CS A405: Artificial Intelligence

Course Syllabus, Fall 2011 Textbook:

Course Description:  Objectives of the course are an understanding of fundamental concepts in AI, including search, problem spaces, heuristic evaluation, knowledge representation, game-playing, natural language processing, and planning. Additional topics including machine learning and genetic algorithms will also be introduced.

Homework Assignments: Homework assignments must be submitted online via Blackboard. Approximately five homework assignments will be given in addition to the course project. Late homeworks will be penalized 10% per day late up until the date solutions are posted. Unless otherwise indicated, programming assignments and written assignments must represent your own work. It is permissible to discuss the assignments with other students, but do not copy code.

Project: The project is to implement a computer program that can play the game "Tzaar." Information about this game is available at http://boardspace.net/english/about_tzaar.html . Rules and a computer version is available that demonstrate the rules.  In the software engineering class last year, a team of students wrote a game manager that automates playing two AI clients with each other.  At the end of the course you will be given the opportunity to pit your program against programs written by other students, and if your program wins then you will get 5% extra credit. The second place student will receive 2% extra credit.  Your program must conform to the API for the game manager.  Details are at http://code.google.com/p/daedalus-game-manager/.  Go to the source and browse the docs in the trunk.

The 3+ page design document should include your proposed board representation with rationale, proposed heuristics with rationale, additional search method with rationale, and any other strategies you intend to implement. You have to implement minimax search at a minimum.

The project review will consist of your code and a log of the output demonstrating that your system can generate valid board moves and properly update the board state.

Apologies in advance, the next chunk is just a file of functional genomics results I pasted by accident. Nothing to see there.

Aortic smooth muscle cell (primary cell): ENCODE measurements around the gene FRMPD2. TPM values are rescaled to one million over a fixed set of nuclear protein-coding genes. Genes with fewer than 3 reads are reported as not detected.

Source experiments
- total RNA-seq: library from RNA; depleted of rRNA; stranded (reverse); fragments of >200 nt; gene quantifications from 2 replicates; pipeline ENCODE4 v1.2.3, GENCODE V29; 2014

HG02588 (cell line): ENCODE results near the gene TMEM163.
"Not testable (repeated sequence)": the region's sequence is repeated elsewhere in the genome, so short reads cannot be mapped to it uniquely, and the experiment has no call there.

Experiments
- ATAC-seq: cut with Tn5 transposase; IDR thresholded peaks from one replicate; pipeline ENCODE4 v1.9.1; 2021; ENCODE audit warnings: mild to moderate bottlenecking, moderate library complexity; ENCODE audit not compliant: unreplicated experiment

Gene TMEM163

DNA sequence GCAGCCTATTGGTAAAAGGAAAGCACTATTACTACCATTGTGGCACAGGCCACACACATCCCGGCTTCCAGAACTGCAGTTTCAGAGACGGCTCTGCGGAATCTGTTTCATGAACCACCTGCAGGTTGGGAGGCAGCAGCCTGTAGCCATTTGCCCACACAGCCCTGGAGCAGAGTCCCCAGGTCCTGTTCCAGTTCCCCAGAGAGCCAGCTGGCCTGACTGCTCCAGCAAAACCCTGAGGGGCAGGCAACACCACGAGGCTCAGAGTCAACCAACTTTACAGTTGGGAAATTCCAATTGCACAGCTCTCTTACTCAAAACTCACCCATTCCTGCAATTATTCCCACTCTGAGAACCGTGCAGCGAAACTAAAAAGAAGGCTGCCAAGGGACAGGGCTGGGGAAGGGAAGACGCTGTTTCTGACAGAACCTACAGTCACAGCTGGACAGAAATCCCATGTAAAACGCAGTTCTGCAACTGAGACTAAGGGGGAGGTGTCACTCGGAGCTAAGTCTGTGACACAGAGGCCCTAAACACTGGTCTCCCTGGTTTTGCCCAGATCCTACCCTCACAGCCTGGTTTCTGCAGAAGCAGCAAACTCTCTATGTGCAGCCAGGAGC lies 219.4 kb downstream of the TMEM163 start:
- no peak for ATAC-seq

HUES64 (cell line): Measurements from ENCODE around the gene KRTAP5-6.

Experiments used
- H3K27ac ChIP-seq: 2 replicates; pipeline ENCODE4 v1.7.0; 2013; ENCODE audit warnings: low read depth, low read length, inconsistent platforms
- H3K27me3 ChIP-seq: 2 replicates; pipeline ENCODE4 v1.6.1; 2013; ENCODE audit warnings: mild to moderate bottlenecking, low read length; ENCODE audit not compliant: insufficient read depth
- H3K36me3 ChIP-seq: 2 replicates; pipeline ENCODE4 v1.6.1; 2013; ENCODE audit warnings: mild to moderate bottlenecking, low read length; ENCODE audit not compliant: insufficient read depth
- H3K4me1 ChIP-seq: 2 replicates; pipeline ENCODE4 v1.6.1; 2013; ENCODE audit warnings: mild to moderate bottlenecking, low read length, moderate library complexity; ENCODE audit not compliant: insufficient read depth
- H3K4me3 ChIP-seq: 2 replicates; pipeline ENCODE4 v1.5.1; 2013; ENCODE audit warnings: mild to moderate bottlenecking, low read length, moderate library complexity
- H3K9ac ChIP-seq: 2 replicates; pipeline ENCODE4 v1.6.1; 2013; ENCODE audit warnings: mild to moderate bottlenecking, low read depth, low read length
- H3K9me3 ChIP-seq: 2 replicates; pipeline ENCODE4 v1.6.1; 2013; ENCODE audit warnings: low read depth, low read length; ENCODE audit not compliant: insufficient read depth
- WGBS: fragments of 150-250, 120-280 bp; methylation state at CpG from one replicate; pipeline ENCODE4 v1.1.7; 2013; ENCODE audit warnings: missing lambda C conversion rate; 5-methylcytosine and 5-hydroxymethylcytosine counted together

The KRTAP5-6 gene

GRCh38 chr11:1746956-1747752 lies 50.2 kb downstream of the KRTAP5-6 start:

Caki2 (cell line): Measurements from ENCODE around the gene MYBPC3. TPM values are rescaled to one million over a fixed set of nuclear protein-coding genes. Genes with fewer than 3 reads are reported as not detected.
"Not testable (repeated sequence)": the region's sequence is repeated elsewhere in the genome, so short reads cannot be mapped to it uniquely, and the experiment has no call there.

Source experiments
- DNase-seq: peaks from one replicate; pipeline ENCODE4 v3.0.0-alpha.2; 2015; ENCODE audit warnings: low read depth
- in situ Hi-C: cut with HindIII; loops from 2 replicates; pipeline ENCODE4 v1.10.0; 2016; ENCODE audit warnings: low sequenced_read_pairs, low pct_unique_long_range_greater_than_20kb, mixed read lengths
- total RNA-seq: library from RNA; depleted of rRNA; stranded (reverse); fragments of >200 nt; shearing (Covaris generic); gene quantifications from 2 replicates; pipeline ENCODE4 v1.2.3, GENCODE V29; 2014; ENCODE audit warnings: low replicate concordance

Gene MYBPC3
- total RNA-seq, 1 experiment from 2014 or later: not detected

The 5+ page final document will include the actual algorithms, code, and representation that were implemented. Also included should be an analysis of performance during the tournament. You will be required to make a short oral presentation to the class (5-10 minutes) on the heuristics and algorithms used in your program.

Questions: If you have any questions, feel free to come in to my office.  In general, I have an open door policy -- if I am available in my office, you are welcome to come by.  An even better way to reach me is through email.  I check my email frequently and you should receive a response quickly.  Email is preferred over telephone and you will probably receive a faster response since I don't check voicemail very frequently.  You can also contact me online via ICQ, AIM, Skype, or MSN Messenger (see contact info on the home page).  I'm often up late and will be glad to answer questions if I'm available! 

Grading:  Letter grade. There will be two exams, a midterm and final exam. The midterm will cover several chapters of the book. The final exam may include any material that was covered in the course. Unless prior arrangements are made no make-up exams will be given. Cheating on assignments and exams is not acceptable. Written homework and programming projects are individual assignments and it is expected that each student does his own work.

Grading breakdown:

   Midterm: 20%
  Final: 25%
  Homeworks:  30%  (All homeworks worth an equal amount)
  AI Topic presentation:  5%
  Project: Design Document 3% (~3 pages)
  Project: Project Review 2% (demo in person)
  Project: Final Writeup/Code 15% (~5 pages, Class Presentations)
  5% extra credit if your program wins the tournament!
  2% extra credit for the runner-up.

The grade scale is shown in the table below.  The grading curve may be lowered if necessary but it will not be raised.  This means that if you received an 89% then you will at least get a B+, but may receive a higher grade based on the curve.  (Final grades don't include a + or -).

An incomplete grade will only be given for a valid excuse (e.g. medical, death in the family). An incomplete grade does not let you take the class over again, your final grade will be assigned based on work submitted in class and work that remains to be submitted.

Cheating: Students are expected to uphold the UAA standard of conduct relating to academic dishonesty outlined in the UAA catalog and student handbook.  Cheating is not tolerated and constitutes grounds for dismissal.  For this class, it is permissible and encouraged to assist classmates in general discussions of how to attack the homework problems. It is not permissible to copy another's work (or portions of it) and represent it as your own.